Community Empowerment (Scotland) Act 2015 - asset transfers: social value guidance

Guidance on social value for the relevant authorities when they are considering asset transfer applications, and should be considered as one part of their overall decision making process.

13. Conclusion

13.1 Calculating best value for asset transfers can be challenging for relevant authorities, and there will always be an element of subjectivity when coming to a final decision. However, used as part of a wider holistic approach to consider an asset transfer application, consideration of best value including the use of Social Return on Investment (SROI) tools can prove beneficial.

13.2 Using various SROI tools to calculate social value involves applying an evidence-based approach that attaches a monetary value to establish social impact. It therefore has limitations, including the variations to how certain community values are weighted that could change significantly depending on the demographics, interests, priorities, experiences, and present circumstances of stakeholders.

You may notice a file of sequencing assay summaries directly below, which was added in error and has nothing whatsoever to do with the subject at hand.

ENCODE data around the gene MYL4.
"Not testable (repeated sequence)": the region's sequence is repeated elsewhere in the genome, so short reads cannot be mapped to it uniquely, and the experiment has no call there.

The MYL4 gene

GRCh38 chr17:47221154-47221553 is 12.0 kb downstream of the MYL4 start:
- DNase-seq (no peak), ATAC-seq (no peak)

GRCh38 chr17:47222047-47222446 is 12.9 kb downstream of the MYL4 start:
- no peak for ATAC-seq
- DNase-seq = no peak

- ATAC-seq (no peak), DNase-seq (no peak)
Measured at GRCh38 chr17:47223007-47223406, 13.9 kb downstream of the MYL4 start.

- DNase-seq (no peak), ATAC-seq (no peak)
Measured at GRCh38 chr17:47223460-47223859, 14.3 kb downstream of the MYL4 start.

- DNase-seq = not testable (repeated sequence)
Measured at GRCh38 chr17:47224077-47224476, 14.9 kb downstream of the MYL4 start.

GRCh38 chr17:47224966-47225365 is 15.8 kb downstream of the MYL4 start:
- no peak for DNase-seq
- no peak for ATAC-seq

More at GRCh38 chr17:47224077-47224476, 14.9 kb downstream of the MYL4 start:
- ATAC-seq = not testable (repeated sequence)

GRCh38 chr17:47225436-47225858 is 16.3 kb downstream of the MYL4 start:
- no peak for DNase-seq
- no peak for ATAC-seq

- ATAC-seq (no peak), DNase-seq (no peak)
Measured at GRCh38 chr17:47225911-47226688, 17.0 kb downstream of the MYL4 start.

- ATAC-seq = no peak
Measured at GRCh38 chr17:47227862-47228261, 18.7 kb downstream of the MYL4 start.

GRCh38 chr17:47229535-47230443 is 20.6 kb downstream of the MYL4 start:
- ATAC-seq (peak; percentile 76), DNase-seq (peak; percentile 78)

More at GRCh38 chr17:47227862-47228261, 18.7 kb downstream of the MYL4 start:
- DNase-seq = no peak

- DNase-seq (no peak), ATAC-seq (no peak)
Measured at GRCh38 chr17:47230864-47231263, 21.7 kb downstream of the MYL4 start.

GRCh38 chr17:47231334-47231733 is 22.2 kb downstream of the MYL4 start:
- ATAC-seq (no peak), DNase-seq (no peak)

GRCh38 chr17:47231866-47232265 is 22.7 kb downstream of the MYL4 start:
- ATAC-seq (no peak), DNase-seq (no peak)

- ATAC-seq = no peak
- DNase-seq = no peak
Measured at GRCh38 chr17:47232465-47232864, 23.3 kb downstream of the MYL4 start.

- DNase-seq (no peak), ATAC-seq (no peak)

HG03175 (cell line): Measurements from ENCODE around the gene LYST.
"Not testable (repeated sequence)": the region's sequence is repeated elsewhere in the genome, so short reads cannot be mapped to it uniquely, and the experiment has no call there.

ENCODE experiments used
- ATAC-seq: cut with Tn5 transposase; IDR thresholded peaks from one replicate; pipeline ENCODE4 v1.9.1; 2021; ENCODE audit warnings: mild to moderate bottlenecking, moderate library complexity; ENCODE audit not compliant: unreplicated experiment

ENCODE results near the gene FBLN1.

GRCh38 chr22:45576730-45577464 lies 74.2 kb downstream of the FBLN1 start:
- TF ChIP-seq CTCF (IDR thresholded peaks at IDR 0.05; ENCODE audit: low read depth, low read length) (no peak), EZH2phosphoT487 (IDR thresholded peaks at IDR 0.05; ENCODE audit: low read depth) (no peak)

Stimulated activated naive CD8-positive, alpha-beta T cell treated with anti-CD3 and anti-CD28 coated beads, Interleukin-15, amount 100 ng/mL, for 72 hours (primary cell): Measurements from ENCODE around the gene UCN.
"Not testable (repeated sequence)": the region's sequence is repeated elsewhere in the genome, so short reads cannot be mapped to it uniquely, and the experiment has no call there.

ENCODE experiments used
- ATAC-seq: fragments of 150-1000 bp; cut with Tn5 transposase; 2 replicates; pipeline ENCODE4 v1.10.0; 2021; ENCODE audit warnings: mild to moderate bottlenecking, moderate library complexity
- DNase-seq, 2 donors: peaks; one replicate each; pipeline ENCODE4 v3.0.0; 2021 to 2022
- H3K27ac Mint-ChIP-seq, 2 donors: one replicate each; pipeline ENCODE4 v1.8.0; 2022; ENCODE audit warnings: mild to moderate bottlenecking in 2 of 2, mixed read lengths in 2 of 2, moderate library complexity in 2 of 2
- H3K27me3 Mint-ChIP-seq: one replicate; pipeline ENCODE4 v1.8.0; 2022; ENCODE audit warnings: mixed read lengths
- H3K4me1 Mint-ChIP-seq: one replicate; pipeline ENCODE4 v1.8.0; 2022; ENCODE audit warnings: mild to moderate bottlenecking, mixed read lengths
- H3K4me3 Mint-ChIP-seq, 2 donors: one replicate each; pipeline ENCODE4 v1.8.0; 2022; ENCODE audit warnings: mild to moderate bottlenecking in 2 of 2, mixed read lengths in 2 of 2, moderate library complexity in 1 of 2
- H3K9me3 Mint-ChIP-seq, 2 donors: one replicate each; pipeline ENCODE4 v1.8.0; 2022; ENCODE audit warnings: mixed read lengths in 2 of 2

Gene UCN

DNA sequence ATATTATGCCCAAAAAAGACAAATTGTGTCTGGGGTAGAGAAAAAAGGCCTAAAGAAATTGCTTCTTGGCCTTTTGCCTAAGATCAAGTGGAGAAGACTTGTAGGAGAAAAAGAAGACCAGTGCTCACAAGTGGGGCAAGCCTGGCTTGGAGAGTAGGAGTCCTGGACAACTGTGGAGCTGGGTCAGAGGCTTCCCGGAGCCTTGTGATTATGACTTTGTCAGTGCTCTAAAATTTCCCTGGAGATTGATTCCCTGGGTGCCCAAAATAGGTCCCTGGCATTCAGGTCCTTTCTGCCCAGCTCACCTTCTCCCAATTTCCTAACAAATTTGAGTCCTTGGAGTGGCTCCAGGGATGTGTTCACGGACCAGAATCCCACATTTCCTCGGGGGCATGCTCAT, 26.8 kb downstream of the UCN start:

13.3 Attributing a monetary figure to social value should be treated with some caution, as there cannot be a simplistic one-size-fits-all formula to measure subjective values that ultimately require a qualitative approach. Decisions around social value will always include a level of subjectivity, and a formula that puts a price on social values should not be a replacement for decision makers engaging with communities to understand what is valued on a human level and making their judgements on this basis.

13.4 However, SROI tools do have an important role to play and can be an indicator of social value and impact, providing a framework for calculating social value, and contributing to a consistent and measured approach. Their use can form an important part of relevant authorities' overall decision making process as whether to award an asset transfer request to a community transfer body.



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